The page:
Great articles on other sites
- Unless kids are working, coding should not be taught: Abbott | ZDNet
- CSIRO, NICTA merger could cost 200 jobs - Training & Development - News - iTnews.com.au
- Sydney Opal card travel history can be accessed by police
- NBN analysis 'like foxes reviewing the hen house': Clare
- Call made to end inflight phone ban
- Australian government undoing profit shifting clamp down: Labor
- National security law reforms
- Victorian Government calls for contributions to shape Victoria’s digital economy
- Will IBM pip Azure at the Aussie cloud post?
- Competition watchdog should break up Foxtel monopoly: Ludlam
Enterprise IT, News - Written by Renai LeMay on Monday, January 21, 2013 17:40 - 2 Comments
NRMA, Coles reveal sizable Oracle deployments
news US technology giant Oracle has revealed that two major Australian organisations, Coles and the NRMA, have chosen Oracle as the basis for new IT projects, using technology ranging from Oracle’s customer relationship management platform to its Exadata Database Machine and Oracle Linux.
According to Oracle’s statement, the NRMA (the National Roads and Motorists’ Association, which provides roadside assistance and associated services such as car rental) has picked a suite of Oracle systems to help “set new standards for how the organisation connects with its membership base” and to help create what it described as “customer-centric business processes” across the company.
The NRMA is planning to deploy Oracle’s CRM platform, including its Loyalty Management solutions, to assist it in managing its customer data. The organization will also implement Oracle’s Real-Time Decisions platform, which is designed to deliver decisions and recommendations in real-time at the point of customer interaction.
“When combined with Oracle CRM, users are empowered with an intelligent, self-learning cross-sell and retention management capability,” Oracle said. “Call centre agents will be able to identify and present targeted marketing messages at the point of interaction with the customer. The system will help enable users to predict the risk of attrition or churn as well as the optimal retention treatment.”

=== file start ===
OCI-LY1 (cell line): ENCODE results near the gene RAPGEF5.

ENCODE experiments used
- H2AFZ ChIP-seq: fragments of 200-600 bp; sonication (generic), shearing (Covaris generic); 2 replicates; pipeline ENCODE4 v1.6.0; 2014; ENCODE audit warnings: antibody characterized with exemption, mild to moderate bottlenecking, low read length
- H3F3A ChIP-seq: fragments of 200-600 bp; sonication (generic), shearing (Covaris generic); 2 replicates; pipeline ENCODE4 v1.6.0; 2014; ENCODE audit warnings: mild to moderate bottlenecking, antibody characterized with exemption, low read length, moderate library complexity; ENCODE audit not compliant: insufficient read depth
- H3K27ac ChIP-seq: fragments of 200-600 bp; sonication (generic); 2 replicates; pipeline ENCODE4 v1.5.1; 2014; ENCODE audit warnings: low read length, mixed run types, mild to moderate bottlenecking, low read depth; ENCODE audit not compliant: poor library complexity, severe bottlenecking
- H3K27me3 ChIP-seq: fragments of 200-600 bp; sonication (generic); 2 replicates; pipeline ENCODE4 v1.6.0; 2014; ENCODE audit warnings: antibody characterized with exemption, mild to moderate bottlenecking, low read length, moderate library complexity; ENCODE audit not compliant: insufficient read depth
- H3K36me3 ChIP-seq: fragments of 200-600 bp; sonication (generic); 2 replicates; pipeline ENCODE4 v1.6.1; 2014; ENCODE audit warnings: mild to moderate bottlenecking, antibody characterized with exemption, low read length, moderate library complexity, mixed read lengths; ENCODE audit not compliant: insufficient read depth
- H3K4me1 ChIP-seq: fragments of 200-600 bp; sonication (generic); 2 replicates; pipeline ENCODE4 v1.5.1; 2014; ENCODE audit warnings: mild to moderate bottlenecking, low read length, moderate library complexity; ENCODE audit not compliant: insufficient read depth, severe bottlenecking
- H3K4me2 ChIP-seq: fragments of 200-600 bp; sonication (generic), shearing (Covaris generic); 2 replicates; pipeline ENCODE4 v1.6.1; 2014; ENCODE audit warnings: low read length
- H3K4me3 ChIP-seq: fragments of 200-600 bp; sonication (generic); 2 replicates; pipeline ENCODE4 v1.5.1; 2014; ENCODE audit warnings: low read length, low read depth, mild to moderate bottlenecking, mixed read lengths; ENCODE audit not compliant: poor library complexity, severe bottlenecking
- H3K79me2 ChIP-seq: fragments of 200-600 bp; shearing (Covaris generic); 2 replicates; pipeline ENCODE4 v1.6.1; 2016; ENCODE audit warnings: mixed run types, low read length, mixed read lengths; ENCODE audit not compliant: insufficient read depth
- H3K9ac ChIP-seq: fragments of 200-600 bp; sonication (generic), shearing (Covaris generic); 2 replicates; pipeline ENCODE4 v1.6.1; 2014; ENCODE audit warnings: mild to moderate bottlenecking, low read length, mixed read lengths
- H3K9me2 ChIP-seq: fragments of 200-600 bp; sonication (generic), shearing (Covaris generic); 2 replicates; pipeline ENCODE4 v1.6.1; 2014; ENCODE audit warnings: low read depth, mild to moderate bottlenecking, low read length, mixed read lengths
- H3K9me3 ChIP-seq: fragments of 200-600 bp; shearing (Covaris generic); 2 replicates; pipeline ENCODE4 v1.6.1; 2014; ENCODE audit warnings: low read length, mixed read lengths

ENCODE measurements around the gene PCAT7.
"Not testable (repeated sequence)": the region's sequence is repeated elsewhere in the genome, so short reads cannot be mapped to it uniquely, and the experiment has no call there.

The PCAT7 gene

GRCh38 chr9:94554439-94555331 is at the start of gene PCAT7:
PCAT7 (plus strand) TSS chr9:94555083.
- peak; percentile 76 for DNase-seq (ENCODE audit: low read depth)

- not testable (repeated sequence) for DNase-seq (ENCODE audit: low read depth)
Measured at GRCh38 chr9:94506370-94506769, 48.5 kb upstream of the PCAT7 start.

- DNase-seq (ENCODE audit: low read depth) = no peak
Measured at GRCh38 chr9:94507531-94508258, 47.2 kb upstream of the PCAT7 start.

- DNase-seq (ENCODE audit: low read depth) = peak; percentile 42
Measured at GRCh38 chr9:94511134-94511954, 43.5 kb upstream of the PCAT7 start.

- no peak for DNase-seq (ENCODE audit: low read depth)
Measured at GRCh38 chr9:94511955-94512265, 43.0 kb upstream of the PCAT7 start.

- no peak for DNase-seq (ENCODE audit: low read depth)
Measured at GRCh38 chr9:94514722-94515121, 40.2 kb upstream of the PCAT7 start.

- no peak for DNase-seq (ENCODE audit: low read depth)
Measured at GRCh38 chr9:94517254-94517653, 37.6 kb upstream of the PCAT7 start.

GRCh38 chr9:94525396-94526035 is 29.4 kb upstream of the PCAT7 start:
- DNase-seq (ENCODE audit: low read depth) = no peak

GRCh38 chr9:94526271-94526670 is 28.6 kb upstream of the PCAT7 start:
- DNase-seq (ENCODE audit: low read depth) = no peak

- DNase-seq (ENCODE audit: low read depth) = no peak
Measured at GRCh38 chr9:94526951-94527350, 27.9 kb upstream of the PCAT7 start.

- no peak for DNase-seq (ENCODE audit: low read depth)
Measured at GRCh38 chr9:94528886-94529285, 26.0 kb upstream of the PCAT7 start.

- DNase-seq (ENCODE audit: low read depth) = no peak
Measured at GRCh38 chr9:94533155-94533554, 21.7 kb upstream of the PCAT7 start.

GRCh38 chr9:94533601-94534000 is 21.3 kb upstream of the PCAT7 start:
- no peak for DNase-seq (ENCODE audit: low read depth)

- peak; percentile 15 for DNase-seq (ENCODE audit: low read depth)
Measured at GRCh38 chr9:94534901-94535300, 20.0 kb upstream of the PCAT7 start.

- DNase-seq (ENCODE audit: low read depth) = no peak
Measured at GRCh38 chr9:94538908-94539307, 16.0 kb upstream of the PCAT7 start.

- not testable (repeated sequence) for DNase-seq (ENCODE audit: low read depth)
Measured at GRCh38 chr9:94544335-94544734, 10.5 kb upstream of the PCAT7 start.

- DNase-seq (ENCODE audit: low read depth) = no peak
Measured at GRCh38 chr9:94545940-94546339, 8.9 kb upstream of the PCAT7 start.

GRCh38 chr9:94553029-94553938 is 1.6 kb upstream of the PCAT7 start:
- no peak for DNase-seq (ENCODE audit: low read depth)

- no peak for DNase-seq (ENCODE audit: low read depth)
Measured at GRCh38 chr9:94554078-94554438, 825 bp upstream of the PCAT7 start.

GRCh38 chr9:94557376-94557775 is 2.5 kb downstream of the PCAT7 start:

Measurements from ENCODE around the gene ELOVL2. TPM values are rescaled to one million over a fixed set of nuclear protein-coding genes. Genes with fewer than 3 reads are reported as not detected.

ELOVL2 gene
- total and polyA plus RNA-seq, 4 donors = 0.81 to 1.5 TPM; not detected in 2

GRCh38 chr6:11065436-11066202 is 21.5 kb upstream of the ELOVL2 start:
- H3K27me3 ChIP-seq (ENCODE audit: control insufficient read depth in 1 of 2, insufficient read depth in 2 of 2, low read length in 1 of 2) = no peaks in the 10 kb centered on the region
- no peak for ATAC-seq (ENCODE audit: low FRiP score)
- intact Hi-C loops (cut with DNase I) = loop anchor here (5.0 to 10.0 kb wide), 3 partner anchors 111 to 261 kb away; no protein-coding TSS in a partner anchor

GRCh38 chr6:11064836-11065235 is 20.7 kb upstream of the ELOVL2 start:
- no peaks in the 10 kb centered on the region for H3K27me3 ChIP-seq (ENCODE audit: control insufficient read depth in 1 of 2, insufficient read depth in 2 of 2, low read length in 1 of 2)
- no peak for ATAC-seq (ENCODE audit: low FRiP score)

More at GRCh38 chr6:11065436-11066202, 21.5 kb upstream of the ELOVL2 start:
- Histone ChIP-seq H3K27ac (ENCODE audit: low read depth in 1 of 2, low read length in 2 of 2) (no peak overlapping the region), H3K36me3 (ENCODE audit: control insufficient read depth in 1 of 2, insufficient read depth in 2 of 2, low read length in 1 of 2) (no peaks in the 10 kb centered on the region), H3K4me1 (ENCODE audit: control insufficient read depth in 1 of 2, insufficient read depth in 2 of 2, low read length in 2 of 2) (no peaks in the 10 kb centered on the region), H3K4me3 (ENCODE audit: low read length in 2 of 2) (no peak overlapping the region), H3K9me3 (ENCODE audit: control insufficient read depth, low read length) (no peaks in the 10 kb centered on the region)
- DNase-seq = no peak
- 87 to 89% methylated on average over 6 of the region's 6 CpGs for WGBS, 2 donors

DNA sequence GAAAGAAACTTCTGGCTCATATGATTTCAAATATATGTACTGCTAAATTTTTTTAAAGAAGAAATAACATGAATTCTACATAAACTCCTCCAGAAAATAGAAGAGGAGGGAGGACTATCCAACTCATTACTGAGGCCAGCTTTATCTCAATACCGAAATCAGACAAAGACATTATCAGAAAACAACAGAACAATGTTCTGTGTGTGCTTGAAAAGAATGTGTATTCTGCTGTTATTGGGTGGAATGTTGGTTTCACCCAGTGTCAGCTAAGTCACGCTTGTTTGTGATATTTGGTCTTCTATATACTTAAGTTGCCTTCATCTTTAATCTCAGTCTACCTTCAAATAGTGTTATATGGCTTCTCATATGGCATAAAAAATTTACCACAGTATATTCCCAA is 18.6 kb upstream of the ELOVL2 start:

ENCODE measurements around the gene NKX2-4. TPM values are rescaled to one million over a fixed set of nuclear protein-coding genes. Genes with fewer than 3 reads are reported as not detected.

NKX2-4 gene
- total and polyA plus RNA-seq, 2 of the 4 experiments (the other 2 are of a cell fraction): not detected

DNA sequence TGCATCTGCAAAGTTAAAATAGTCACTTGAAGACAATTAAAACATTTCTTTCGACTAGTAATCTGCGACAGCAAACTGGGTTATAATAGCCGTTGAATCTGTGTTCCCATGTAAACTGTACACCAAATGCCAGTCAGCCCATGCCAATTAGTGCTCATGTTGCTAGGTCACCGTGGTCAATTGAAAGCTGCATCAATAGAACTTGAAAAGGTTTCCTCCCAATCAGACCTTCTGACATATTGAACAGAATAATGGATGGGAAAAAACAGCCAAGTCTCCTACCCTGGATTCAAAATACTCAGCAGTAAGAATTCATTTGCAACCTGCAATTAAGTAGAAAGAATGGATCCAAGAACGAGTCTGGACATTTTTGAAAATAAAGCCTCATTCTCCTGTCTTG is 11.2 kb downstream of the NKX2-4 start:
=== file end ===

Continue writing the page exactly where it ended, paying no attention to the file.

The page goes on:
But that’s not all. The NRMA has also chosen to implement Oracle’s E-Business Suite Financials, its Hyperion Planning platform, which will help the organisations integrate its financial and operational planning models, and also Oracle’s Business Intelligence (Enterprise Edition) suite. The applications will be underpinned by Oracle’s Fusion Middleware platform, including the WebLogic Suite and Identity Management to control staff access to the system. The implementation started at the end of June and is being carried out by Capgemini.
David Lumb, executive general manager of Membership and Brand at NRMA said in Oracle’s statement: “By achieving a single view of our members and customers with Oracle, we expect to build on our established leadership in service excellence by delivering an even better and relevant member and customer experience.”
Separately, Oracle also announced that giant retailer Coles had deployed the company’s Exadata Database Machine and Enterprise Manager 12c running on Oracle Linux to enable what the vendor described as ‘critical trend reporting” during retail seasonal spikes.
Oracle said that prior to deploying the Exadata platform, Coles’ data warehouse infrastructure was under pressure to deliver within service level agreements, especially during seasonal peaks – such as Christmas. By moving to the Oracle Exadata machine, Coles’ processes improved three to four times out of the box, Oracle said, with four to six times’ faster query performance so that Coles could meet its SLAs.
“Utilising the intelligent software capabilities in the Oracle Exadata Database Machine, Coles can now also store 20+ TB of trending historical data, enabling new, complex analytical reports to help better predict the needs and potential issues for Coles’ stores,” Oracle said.